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Culture, law, risk and governance: contexts of traditional knowledge in climate change adaptation

Abstract

Traditional knowledge is increasingly recognized as valuable for adaptation to climate change, bringing scientists and indigenous peoples together to collaborate and exchange knowledge. These partnerships can benefit both researchers and indigenous peoples through mutual learning and mutual knowledge generation. Despite these benefits, most descriptions focus on the social contexts of exchange. The implications of the multiple cultural, legal, risk-benefit and governance contexts of knowledge exchange have been less recognized. The failure to consider these contexts of knowledge exchange can result in the promotion of benefits while failing to adequately address adverse consequences. The purpose of this article is to promote awareness of these issues to encourage their wider incorporation into research, policy, measures to implement free, prior and informed consent (FPIC) and the development of equitable adaptation partnerships between indigenous peoples and researchers.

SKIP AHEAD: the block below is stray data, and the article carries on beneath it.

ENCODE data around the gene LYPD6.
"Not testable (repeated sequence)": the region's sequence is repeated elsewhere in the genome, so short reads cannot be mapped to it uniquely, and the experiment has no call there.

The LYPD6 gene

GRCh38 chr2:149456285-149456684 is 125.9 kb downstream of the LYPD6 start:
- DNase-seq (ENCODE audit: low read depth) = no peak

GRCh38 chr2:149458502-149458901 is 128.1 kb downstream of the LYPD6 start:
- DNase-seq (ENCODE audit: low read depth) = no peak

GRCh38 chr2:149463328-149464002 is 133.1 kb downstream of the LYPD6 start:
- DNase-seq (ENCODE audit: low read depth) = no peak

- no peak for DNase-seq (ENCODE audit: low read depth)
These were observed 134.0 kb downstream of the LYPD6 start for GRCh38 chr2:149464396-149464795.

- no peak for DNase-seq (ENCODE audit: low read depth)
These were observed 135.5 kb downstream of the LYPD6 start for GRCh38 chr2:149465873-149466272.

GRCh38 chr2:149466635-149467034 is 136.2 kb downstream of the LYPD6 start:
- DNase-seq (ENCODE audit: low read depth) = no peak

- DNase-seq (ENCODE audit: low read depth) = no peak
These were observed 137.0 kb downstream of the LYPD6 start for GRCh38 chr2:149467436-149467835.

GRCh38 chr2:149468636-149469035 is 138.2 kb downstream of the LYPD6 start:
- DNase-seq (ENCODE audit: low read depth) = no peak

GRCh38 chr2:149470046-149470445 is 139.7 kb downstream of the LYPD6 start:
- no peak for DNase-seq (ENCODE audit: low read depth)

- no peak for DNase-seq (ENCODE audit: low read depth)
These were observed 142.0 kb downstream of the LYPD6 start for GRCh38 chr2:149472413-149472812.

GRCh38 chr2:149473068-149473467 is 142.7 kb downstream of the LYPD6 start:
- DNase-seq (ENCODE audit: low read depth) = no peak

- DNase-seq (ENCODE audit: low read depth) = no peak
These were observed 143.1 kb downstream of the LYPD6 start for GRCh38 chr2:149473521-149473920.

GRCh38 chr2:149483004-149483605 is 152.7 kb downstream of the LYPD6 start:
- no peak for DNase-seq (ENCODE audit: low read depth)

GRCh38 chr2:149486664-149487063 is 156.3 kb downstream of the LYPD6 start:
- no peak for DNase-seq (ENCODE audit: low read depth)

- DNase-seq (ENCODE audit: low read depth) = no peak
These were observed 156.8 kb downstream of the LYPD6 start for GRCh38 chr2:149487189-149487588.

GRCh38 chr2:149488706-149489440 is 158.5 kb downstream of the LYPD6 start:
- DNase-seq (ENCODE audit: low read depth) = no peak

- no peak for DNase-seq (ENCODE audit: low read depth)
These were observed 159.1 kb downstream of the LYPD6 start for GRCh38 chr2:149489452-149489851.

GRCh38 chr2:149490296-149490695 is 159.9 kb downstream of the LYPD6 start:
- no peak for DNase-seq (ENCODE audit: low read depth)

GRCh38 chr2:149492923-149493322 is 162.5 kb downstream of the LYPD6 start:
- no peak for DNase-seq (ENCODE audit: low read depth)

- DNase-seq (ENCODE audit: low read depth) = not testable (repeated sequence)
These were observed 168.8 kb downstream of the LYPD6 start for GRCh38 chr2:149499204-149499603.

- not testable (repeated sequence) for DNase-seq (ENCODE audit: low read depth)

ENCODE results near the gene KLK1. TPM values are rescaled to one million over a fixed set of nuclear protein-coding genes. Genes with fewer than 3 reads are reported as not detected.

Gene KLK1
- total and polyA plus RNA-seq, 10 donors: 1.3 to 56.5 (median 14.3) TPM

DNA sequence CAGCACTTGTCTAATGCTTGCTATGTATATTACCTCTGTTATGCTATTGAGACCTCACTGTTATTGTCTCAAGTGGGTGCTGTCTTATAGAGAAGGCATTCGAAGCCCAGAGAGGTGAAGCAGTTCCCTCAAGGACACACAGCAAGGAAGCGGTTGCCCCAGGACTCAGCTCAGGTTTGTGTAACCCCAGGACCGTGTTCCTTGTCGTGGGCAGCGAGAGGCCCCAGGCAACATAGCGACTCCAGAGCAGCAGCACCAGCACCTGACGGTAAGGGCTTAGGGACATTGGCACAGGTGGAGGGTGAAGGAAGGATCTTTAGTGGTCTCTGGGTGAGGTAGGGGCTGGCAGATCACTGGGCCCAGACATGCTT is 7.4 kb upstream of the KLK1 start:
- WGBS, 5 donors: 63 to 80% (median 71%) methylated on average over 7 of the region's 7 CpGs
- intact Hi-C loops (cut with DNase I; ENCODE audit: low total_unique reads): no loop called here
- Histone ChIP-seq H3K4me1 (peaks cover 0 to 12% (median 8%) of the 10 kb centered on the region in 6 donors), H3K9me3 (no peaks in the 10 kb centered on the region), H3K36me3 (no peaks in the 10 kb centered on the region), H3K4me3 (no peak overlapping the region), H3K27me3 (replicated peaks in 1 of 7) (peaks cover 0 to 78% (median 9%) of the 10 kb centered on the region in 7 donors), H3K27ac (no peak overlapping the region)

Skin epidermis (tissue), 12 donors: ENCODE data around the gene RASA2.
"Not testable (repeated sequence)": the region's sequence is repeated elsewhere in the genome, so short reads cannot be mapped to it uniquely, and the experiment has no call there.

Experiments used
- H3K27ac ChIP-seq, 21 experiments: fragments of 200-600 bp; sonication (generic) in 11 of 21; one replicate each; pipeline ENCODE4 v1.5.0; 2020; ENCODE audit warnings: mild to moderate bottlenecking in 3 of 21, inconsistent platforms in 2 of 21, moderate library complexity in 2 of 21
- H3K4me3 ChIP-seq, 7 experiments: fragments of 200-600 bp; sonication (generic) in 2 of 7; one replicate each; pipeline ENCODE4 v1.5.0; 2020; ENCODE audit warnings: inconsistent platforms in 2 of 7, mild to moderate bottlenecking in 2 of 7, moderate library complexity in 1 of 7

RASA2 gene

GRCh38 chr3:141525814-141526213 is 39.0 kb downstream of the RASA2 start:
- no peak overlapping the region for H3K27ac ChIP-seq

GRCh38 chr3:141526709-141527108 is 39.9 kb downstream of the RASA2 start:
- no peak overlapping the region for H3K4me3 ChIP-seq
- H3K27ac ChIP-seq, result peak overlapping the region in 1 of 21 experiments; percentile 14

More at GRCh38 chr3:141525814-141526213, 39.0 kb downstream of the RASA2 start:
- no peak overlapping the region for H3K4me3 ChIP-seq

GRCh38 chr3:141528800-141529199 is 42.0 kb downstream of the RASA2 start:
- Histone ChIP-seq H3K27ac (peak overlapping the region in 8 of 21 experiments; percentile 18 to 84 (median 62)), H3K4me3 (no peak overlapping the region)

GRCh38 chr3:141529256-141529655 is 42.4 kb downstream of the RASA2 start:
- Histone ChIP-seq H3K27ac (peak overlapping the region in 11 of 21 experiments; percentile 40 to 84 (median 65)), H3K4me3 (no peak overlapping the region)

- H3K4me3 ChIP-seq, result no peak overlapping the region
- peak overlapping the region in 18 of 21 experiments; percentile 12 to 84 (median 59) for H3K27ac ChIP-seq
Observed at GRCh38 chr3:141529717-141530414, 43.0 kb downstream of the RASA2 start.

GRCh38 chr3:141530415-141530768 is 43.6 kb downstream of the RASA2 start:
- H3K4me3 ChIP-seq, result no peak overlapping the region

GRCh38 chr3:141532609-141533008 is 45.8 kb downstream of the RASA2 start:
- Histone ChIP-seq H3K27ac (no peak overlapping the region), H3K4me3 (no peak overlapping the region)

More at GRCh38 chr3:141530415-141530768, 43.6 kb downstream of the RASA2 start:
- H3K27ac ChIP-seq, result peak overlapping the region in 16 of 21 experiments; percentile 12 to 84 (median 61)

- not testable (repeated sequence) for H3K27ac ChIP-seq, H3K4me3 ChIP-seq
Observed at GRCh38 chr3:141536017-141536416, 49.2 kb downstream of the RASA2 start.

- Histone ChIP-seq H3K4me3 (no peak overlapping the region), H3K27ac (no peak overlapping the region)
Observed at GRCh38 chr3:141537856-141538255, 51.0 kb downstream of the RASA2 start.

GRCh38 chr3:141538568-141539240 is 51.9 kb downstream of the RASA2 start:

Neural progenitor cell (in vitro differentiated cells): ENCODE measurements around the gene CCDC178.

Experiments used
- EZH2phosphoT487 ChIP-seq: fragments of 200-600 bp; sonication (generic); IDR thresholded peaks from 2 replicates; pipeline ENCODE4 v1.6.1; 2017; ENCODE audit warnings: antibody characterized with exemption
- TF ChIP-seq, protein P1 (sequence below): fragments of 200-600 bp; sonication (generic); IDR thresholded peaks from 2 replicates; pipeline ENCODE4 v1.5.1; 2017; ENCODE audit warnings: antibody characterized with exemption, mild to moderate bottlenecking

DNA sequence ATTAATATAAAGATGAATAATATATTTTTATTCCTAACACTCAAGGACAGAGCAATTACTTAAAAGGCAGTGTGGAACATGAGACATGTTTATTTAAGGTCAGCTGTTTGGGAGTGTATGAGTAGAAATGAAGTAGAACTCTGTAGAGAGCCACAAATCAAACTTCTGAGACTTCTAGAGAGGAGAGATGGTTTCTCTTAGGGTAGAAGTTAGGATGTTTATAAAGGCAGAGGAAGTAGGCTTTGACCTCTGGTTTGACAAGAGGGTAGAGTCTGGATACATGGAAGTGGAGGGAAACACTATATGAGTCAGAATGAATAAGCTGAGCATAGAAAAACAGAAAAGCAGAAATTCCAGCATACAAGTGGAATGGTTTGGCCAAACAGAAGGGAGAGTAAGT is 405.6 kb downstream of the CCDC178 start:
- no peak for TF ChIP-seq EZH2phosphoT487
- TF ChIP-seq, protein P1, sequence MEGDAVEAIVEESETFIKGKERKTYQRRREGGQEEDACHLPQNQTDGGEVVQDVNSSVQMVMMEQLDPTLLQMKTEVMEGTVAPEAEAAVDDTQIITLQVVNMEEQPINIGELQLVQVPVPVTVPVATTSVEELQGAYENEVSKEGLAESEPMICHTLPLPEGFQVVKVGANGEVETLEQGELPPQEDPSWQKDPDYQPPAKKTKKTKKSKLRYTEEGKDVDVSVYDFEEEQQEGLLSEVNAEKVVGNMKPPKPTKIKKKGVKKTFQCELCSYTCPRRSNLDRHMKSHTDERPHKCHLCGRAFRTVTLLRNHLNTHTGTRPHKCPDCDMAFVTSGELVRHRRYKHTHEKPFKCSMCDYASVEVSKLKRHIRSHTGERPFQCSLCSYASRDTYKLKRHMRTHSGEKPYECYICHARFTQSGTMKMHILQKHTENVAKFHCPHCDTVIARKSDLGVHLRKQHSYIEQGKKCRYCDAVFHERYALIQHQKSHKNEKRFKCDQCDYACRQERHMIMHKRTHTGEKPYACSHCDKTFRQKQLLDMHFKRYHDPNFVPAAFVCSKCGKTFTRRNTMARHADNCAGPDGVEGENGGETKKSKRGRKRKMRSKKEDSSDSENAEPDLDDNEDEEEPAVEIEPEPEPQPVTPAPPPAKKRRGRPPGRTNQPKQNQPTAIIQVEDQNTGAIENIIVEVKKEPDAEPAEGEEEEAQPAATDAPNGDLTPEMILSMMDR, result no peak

Keywords

  • Indigenous People
  • Traditional Knowledge
  • Climate Change Adaptation
  • Knowledge Exchange
  • Traditional Ecological Knowledge

These keywords were added by machine and not by the authors. This process is experimental and the keywords may be updated as the learning algorithm improves.

This article is part of a Special Issue on “Climate Change and Indigenous Peoples in the United States: Impacts, Experiences, and Actions” edited by Julie Koppel Maldonado, Rajul E. Pandya, and Benedict J. Colombi.

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Williams, T., Hardison, P. (2013). Culture, law, risk and governance: contexts of traditional knowledge in climate change adaptation. In: Maldonado, J.K., Colombi, B., Pandya, R. (eds) Climate Change and Indigenous Peoples in the United States. Springer, Cham. https://doi.org/10.1007/978-3-319-05266-3_3

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